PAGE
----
Back in the dark ages of computer science (mid-1980s), when I was in school learning about information systems, we basically were taught how to write code. Our professors would give us specs and we would write neat and structured programs. In a mind numbing ritual before each test we would memorize syntax.
I thought cant wait to do this the rest of my life. Really I did! Although coding was very predictable at times, there were many challenging problems to solve and great satisfaction when your program compiled and ran like a charm.
When I landed my first job, I anticipated being handed specs and writing code. Instead, I was thrown into gathering requirements from a behemoth federal agency with a final documentation deliverable large enough to fill a tractor trailer. We had to interview the legacy systems users, dig through old source code written in the 1960s, and comb through excruciatingly boring user manuals.
This they did not teach in school.
However, it was actually a very useful experience and it helped me realize that there was much more to IT than coding. Since then I have dabbled in many other IT disciplines and finally found my IT happy place in other disciplines within the realm of information technology.
So, have you found your IT happy place?
If you are still coding after many years in the business, consider the changing landscape in IT. With more hard core development work being outsourced to cheaper labor markets, there is less of a need for pure developers in the US. I would argue today that there are more opportunities for disciplines in IT that do not involve writing code, especially in the United States.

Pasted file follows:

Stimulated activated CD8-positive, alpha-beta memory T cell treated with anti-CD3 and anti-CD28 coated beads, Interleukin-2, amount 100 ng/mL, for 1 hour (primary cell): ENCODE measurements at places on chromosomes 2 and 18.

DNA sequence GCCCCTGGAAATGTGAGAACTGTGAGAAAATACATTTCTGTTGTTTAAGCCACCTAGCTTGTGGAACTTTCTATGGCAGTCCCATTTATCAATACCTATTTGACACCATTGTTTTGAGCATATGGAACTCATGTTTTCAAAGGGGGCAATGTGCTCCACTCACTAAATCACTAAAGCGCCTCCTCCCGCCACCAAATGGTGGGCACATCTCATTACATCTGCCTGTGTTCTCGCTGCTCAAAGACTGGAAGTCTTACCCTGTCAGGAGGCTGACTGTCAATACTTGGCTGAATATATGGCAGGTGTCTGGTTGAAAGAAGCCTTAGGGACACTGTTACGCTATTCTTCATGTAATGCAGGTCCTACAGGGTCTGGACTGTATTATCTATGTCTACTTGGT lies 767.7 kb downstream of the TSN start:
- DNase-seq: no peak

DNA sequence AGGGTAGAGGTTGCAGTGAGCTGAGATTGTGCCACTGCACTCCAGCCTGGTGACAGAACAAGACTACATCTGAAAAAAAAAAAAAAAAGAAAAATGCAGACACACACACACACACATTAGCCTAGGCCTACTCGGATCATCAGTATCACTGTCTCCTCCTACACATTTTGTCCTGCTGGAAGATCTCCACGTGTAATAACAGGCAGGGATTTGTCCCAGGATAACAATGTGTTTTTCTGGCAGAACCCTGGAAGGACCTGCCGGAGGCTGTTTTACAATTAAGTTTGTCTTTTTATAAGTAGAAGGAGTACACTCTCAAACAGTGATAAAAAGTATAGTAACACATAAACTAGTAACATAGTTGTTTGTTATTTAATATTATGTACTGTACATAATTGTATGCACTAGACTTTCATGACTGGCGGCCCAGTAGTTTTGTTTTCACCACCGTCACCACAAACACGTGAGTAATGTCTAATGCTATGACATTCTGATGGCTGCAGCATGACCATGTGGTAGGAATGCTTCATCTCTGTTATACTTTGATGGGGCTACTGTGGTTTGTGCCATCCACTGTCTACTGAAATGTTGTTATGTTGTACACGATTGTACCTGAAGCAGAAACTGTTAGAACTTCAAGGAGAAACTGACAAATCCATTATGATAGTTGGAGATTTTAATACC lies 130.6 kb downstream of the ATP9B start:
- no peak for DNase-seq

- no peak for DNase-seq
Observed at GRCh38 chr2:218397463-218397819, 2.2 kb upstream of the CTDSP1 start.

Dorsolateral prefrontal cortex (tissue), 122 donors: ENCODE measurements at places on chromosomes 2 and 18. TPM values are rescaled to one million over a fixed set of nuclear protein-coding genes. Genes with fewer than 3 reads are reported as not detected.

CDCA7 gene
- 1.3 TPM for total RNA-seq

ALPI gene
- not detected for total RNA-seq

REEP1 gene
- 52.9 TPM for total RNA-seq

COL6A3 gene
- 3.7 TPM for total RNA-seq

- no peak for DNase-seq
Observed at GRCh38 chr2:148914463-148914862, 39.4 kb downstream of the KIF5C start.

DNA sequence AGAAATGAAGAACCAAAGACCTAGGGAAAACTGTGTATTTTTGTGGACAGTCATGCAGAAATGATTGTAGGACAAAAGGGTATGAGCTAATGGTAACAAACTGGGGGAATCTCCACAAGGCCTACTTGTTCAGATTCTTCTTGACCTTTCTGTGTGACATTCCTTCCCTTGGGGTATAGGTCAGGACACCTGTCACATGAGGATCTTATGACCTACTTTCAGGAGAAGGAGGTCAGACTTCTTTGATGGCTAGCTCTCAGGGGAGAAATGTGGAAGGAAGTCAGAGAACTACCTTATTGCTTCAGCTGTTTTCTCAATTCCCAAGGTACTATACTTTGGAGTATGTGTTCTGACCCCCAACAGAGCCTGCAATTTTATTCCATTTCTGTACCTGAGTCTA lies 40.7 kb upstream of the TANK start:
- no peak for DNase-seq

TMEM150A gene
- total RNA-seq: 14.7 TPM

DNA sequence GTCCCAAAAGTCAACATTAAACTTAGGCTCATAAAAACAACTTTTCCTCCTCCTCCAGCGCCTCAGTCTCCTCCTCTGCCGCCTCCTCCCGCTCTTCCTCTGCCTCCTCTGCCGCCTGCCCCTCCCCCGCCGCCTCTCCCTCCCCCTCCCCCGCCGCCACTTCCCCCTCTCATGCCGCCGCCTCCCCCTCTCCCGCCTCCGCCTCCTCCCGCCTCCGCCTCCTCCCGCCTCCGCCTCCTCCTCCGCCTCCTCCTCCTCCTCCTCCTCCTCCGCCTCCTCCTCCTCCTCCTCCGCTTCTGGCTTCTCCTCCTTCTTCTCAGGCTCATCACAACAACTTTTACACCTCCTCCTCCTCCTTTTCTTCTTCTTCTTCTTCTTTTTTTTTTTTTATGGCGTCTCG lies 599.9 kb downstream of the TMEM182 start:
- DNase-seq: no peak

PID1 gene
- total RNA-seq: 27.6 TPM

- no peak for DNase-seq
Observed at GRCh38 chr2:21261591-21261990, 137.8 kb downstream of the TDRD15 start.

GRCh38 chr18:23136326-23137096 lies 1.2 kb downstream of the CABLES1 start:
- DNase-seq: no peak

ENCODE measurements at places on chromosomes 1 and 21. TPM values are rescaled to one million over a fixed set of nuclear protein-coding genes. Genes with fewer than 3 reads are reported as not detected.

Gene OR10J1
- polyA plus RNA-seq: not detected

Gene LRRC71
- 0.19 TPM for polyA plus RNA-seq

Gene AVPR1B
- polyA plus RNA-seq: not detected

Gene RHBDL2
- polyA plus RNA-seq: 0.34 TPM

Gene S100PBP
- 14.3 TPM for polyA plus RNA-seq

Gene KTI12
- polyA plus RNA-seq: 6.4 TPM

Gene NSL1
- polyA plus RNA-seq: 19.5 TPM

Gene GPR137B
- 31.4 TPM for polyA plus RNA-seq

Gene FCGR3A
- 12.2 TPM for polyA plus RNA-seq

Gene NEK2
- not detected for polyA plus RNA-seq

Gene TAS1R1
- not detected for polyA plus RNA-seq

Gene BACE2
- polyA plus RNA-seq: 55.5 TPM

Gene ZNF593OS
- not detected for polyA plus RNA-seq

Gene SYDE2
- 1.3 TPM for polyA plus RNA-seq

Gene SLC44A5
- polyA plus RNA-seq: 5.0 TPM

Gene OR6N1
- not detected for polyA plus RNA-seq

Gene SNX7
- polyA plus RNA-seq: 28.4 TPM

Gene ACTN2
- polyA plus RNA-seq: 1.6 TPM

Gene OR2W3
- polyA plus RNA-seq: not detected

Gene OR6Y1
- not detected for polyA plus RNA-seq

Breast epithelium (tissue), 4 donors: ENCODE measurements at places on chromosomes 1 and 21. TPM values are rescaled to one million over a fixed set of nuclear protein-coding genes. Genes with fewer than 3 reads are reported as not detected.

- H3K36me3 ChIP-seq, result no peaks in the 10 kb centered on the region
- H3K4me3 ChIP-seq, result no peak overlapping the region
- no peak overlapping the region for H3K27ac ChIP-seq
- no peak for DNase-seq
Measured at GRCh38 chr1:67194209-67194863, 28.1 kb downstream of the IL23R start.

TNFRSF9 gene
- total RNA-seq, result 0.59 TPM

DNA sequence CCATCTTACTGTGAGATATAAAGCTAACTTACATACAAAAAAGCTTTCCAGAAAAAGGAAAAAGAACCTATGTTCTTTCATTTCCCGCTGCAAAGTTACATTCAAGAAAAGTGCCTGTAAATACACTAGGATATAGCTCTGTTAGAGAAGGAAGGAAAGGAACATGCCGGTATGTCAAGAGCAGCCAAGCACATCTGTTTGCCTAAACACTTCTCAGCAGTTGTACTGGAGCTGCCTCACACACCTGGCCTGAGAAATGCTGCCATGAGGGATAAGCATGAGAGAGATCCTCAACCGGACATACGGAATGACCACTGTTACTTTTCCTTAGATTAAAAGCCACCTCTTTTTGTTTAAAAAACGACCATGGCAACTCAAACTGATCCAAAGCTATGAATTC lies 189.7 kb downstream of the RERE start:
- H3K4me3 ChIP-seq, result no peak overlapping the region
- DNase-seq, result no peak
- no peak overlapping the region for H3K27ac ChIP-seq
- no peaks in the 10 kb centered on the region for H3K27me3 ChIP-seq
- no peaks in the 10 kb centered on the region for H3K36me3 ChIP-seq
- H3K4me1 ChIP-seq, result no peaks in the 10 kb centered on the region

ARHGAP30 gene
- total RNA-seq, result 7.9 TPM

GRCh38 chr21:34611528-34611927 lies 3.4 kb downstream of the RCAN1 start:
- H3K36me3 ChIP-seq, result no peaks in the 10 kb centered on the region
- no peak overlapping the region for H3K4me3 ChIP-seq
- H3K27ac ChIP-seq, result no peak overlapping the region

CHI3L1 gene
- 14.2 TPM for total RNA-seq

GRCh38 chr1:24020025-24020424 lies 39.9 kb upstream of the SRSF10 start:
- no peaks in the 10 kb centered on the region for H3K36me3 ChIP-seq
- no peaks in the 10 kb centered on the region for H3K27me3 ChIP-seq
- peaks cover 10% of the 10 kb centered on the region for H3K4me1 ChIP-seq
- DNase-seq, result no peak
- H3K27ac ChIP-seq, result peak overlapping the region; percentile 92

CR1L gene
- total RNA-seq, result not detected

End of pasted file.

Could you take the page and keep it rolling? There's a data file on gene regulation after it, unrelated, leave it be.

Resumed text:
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Before I get too much hate mail from those of you who have found your happy place in coding, I am not implying you have chosen a lame duck career. I just dont think most colleges prepare those who graduate with software related majors for the real world. And, instead of getting depressed if you dont find it to your liking or market forces are causing you angst, do not be afraid to overcome the fear of leaving your coding meal ticket and try out other disciplines.
Of course, an important happy place factor is job satisfaction. Some techies would be ecstatic to be cranking out code until retirement and they have no problem keeping up with advancements in software development technology and methodologies. It is a passion for them, thus it pretty much comes natural.
However, there are those who have spent the first part of their IT careers writing code and quite frankly are bored to tears, not feeling challenged because their skills and interests lie elsewhere.
Instead of packing their bags and leaving IT, there are other disciplines within IT that may fit their interests and personality traits. Here are ten for you to ponder:
1. Analyst - If you like being around people and problem solving, being an analyst could be for you. You would have the opportunity to interview users and collect requirements. Sure you may have to read some boring old manuals, but you will also be able to help shape the design of a future system that will solve a lot of problems and directly improve the business function it supports.
2. Tester - Working in quality assurance can be very rewarding if you enjoy detail oriented work and making developers mad. Well, some will get upset if you keep finding bugs in their code. But that is your job, to make sure the code meets the requirements.